And over – same thing on the strong right, in the fundamentalist den. It’s like, “Well that’s why we don’t go to bars and we don’t drink alcohol. We don’t hang out with non-Christians. We don’t know gay people. We just keep to our own kind.” Well, neither of which does anybody get saved. Fundamentalists don’t talk to lost people. Liberals do – they don’t tell them the truth. So that’s the city we live in. Highly divided, highly polarized, spiritually. Our question is as missionaries, how can we love people? How can we go to the club, go to the pub, go to the game, go to the recreational activity, listen to the bands, listen to the talk radio show host, watch the films, read the literature, be up to speed and not violate Scripture, not violate conscience, love people – hold the line where we need to hold the line without participating in sin or endorsing sin, so that as many people as possible would meet and fall in love with Jesus in the city where it is very unlikely, statistically, that that would ever occur.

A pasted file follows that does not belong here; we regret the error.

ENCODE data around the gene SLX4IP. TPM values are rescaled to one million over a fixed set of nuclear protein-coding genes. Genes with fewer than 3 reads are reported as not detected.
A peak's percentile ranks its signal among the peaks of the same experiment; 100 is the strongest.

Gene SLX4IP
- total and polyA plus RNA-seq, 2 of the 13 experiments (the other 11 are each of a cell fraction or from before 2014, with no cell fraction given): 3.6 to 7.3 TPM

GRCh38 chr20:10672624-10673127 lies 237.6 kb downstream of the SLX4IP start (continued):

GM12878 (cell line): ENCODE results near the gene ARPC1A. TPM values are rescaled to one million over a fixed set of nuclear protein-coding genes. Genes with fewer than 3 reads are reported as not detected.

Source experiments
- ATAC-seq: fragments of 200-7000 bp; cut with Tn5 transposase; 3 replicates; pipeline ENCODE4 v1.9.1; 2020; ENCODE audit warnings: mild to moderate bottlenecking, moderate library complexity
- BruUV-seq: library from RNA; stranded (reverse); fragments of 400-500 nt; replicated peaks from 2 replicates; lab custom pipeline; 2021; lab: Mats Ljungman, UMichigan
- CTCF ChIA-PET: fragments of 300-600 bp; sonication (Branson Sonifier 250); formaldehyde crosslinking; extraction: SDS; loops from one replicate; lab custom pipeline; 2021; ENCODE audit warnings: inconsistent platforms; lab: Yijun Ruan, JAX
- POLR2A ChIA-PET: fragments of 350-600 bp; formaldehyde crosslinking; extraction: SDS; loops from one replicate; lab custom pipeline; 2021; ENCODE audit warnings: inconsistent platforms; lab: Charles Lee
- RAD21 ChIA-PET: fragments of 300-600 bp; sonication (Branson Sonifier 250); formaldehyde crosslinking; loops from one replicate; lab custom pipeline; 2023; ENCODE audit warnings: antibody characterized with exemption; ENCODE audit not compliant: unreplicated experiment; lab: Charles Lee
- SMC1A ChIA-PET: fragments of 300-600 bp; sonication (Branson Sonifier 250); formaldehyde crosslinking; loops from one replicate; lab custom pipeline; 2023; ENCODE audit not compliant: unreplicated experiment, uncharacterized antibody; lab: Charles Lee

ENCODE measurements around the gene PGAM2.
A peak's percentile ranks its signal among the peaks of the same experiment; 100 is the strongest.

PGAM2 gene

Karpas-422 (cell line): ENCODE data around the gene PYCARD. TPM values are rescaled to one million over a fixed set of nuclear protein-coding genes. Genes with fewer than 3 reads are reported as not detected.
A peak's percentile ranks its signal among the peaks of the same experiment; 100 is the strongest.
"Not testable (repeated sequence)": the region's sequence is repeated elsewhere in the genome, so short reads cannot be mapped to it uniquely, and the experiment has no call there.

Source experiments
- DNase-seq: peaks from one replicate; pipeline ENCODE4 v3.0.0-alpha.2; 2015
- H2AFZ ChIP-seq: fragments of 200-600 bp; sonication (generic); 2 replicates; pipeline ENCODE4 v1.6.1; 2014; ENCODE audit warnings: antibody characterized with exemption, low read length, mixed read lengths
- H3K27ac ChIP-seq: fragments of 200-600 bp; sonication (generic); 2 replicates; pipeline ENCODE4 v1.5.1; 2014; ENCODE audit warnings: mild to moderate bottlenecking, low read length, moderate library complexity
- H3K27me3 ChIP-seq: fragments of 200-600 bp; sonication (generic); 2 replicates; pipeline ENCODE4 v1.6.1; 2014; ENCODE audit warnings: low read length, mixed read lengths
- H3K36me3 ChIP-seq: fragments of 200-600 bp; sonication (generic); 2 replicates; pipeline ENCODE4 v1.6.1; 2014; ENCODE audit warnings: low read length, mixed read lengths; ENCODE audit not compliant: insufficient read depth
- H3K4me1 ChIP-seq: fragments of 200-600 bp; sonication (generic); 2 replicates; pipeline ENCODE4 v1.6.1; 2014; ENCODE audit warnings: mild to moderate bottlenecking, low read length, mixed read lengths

This is complicated, isn’t it? How many of you – this is your life? You got family members, right, that are shacking up, sleeping with somebody, living with somebody they’re not married to. And they want you to pray for them. You’re like, “Pray what? That lightning misses? Like, what do you want me to pray? I don’t know what to pray.” You know, it’s very, very hard. It’s very hard to manage this tension in this city. “I want to love you. I want to be in community with you. I want to be a friend to you. I want to help you and serve you. At the same time, I don’t wanna give you the impression that I bless sin or that God is okay with things that the Bible says he’s not.” Say, “How do I get out of this?” Paul says it right in Chapter 11, Verse 1. Here’s the way out. “Follow my example, as I follow the example of Jesus Christ.”